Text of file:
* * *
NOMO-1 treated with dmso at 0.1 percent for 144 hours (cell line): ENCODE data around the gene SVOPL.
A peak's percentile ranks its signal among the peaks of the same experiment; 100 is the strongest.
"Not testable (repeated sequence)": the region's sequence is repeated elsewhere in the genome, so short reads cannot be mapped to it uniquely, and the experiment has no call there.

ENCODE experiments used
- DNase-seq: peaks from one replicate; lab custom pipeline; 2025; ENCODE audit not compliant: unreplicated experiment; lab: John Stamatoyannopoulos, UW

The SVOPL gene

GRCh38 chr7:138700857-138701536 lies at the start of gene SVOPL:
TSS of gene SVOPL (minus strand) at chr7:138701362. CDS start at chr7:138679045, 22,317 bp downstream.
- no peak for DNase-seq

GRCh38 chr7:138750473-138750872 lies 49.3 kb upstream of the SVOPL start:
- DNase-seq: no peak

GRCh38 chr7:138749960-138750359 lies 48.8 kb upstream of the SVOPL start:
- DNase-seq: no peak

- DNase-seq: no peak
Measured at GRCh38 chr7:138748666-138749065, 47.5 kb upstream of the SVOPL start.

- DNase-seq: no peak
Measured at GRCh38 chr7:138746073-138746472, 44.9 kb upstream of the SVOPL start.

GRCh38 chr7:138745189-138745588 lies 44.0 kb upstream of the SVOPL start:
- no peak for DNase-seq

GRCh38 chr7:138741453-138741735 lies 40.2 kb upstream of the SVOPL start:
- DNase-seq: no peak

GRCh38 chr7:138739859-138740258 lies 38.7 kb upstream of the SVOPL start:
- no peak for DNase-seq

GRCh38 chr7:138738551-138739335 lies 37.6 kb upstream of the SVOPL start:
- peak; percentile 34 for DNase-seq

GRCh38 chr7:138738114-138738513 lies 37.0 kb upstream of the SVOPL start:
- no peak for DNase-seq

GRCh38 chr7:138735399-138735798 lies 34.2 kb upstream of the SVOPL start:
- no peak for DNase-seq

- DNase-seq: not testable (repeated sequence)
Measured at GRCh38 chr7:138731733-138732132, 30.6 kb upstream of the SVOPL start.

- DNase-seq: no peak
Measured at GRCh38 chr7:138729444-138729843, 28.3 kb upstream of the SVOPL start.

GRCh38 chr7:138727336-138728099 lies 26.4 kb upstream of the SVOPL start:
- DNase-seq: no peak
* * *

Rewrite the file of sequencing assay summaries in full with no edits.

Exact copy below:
NOMO-1 treated with dmso at 0.1 percent for 144 hours (cell line): ENCODE data around the gene SVOPL.
A peak's percentile ranks its signal among the peaks of the same experiment; 100 is the strongest.
"Not testable (repeated sequence)": the region's sequence is repeated elsewhere in the genome, so short reads cannot be mapped to it uniquely, and the experiment has no call there.

ENCODE experiments used
- DNase-seq: peaks from one replicate; lab custom pipeline; 2025; ENCODE audit not compliant: unreplicated experiment; lab: John Stamatoyannopoulos, UW

The SVOPL gene

GRCh38 chr7:138700857-138701536 lies at the start of gene SVOPL:
TSS of gene SVOPL (minus strand) at chr7:138701362. CDS start at chr7:138679045, 22,317 bp downstream.
- no peak for DNase-seq

GRCh38 chr7:138750473-138750872 lies 49.3 kb upstream of the SVOPL start:
- DNase-seq: no peak

GRCh38 chr7:138749960-138750359 lies 48.8 kb upstream of the SVOPL start:
- DNase-seq: no peak

- DNase-seq: no peak
Measured at GRCh38 chr7:138748666-138749065, 47.5 kb upstream of the SVOPL start.

- DNase-seq: no peak
Measured at GRCh38 chr7:138746073-138746472, 44.9 kb upstream of the SVOPL start.

GRCh38 chr7:138745189-138745588 lies 44.0 kb upstream of the SVOPL start:
- no peak for DNase-seq

GRCh38 chr7:138741453-138741735 lies 40.2 kb upstream of the SVOPL start:
- DNase-seq: no peak

GRCh38 chr7:138739859-138740258 lies 38.7 kb upstream of the SVOPL start:
- no peak for DNase-seq

GRCh38 chr7:138738551-138739335 lies 37.6 kb upstream of the SVOPL start:
- peak; percentile 34 for DNase-seq

GRCh38 chr7:138738114-138738513 lies 37.0 kb upstream of the SVOPL start:
- no peak for DNase-seq

GRCh38 chr7:138735399-138735798 lies 34.2 kb upstream of the SVOPL start:
- no peak for DNase-seq

- DNase-seq: not testable (repeated sequence)
Measured at GRCh38 chr7:138731733-138732132, 30.6 kb upstream of the SVOPL start.

- DNase-seq: no peak
Measured at GRCh38 chr7:138729444-138729843, 28.3 kb upstream of the SVOPL start.

GRCh38 chr7:138727336-138728099 lies 26.4 kb upstream of the SVOPL start:
- DNase-seq: no peak